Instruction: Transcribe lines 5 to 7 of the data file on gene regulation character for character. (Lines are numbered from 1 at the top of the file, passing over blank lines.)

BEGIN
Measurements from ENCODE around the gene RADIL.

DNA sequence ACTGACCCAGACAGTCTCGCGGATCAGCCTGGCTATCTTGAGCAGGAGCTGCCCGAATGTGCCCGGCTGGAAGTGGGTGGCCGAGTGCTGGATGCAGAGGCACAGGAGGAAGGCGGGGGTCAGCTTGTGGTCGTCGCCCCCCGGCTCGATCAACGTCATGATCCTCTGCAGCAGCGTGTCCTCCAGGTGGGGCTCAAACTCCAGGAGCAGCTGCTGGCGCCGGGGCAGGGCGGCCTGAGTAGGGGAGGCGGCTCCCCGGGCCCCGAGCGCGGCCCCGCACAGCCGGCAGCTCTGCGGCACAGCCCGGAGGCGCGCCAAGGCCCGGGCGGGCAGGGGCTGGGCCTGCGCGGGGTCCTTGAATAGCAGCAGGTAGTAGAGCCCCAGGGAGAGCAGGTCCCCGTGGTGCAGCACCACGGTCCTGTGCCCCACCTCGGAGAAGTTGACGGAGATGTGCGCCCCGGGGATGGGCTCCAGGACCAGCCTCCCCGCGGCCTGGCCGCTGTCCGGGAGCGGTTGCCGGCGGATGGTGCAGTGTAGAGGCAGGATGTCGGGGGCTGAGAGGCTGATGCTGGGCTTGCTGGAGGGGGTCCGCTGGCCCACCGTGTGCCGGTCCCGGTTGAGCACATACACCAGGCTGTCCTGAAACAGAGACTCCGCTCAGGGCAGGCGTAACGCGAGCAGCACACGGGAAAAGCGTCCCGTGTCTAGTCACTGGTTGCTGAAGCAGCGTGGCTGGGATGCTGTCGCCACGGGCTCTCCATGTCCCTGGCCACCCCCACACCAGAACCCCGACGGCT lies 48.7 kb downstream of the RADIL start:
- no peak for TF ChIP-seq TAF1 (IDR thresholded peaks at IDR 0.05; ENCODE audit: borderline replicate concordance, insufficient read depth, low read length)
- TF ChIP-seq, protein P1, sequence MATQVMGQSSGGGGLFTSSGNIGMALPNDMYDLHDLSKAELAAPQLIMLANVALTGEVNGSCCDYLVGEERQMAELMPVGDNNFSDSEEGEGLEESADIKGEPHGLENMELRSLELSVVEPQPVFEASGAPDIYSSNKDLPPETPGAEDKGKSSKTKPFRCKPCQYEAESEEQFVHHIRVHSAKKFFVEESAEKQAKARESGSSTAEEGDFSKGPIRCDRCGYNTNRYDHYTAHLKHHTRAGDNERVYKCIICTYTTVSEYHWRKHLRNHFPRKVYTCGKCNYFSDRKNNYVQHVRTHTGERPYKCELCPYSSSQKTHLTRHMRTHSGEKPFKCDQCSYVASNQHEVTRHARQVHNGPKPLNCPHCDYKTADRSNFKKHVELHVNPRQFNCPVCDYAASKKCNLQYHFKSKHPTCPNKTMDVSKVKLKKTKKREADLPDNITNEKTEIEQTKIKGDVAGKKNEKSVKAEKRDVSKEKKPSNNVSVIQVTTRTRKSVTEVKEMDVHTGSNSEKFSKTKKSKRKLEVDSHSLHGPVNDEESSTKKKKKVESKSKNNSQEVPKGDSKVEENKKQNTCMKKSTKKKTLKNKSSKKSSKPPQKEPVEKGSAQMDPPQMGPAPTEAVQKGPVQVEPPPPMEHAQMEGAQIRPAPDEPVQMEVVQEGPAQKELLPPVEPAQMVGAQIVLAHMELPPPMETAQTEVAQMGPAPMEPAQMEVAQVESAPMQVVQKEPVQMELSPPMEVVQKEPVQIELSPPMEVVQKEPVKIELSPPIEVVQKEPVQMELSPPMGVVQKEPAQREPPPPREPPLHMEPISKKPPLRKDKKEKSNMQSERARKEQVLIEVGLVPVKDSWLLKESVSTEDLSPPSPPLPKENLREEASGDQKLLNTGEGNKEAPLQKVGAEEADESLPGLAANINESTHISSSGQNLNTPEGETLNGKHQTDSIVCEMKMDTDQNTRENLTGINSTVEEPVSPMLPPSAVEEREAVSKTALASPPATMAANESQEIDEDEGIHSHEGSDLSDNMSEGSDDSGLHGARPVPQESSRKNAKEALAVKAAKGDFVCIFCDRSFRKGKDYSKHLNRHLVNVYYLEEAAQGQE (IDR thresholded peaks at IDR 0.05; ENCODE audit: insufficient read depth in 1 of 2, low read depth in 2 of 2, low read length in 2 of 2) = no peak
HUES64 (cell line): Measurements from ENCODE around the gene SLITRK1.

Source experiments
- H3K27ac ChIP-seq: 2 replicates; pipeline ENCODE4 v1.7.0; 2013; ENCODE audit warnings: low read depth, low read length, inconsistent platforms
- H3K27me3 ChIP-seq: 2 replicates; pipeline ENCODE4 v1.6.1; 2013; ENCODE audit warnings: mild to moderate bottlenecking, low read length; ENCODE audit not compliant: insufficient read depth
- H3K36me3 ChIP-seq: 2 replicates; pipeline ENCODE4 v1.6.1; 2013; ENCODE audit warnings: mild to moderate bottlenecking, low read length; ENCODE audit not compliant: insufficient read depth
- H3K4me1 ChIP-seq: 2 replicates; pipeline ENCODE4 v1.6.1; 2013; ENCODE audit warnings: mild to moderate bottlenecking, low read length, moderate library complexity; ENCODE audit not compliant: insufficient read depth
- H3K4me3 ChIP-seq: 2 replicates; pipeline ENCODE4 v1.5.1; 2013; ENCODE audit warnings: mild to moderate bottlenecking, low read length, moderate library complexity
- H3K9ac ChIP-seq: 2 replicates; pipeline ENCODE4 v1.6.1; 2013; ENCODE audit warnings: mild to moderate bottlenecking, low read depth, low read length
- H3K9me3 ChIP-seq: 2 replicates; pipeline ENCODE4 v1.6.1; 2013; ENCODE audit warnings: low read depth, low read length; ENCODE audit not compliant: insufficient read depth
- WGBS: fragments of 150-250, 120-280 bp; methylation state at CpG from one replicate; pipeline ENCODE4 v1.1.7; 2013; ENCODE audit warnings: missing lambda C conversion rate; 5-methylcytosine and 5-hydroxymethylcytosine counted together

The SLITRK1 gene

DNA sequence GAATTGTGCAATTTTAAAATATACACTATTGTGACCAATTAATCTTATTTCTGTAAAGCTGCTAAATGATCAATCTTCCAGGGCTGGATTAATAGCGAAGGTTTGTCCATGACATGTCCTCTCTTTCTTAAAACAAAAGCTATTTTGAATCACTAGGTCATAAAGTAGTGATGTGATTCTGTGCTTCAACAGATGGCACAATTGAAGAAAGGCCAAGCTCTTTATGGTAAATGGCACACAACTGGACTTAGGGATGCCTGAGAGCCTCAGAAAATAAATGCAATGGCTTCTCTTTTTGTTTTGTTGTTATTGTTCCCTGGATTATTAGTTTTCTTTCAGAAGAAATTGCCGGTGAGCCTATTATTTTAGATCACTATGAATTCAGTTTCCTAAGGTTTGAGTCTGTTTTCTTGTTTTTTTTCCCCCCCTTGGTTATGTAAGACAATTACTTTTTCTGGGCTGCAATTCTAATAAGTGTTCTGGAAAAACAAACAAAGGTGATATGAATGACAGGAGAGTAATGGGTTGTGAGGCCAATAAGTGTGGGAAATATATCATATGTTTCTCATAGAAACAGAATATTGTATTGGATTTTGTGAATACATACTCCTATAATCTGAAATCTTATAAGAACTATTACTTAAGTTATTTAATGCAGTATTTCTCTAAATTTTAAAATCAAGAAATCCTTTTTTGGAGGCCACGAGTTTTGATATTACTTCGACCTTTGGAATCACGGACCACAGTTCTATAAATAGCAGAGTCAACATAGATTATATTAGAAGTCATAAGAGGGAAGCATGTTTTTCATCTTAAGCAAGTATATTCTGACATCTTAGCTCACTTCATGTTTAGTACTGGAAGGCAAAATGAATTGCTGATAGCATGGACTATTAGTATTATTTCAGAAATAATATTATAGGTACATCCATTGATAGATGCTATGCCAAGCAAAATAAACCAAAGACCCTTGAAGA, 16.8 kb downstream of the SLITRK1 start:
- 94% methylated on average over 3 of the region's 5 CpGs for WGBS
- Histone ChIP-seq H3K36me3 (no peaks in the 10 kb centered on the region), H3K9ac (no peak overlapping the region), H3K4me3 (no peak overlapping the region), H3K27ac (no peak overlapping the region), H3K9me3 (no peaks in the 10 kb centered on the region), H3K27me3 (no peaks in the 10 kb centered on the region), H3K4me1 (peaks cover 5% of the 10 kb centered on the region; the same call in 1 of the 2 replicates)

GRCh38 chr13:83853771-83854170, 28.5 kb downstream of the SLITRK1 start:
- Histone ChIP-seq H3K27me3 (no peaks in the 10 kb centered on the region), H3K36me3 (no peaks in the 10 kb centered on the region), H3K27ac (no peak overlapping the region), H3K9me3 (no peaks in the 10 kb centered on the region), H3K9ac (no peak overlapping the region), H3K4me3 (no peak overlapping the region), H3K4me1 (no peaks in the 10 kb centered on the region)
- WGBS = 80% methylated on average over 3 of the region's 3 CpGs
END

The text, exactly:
HUES64 (cell line): Measurements from ENCODE around the gene SLITRK1.

Source experiments
- H3K27ac ChIP-seq: 2 replicates; pipeline ENCODE4 v1.7.0; 2013; ENCODE audit warnings: low read depth, low read length, inconsistent platforms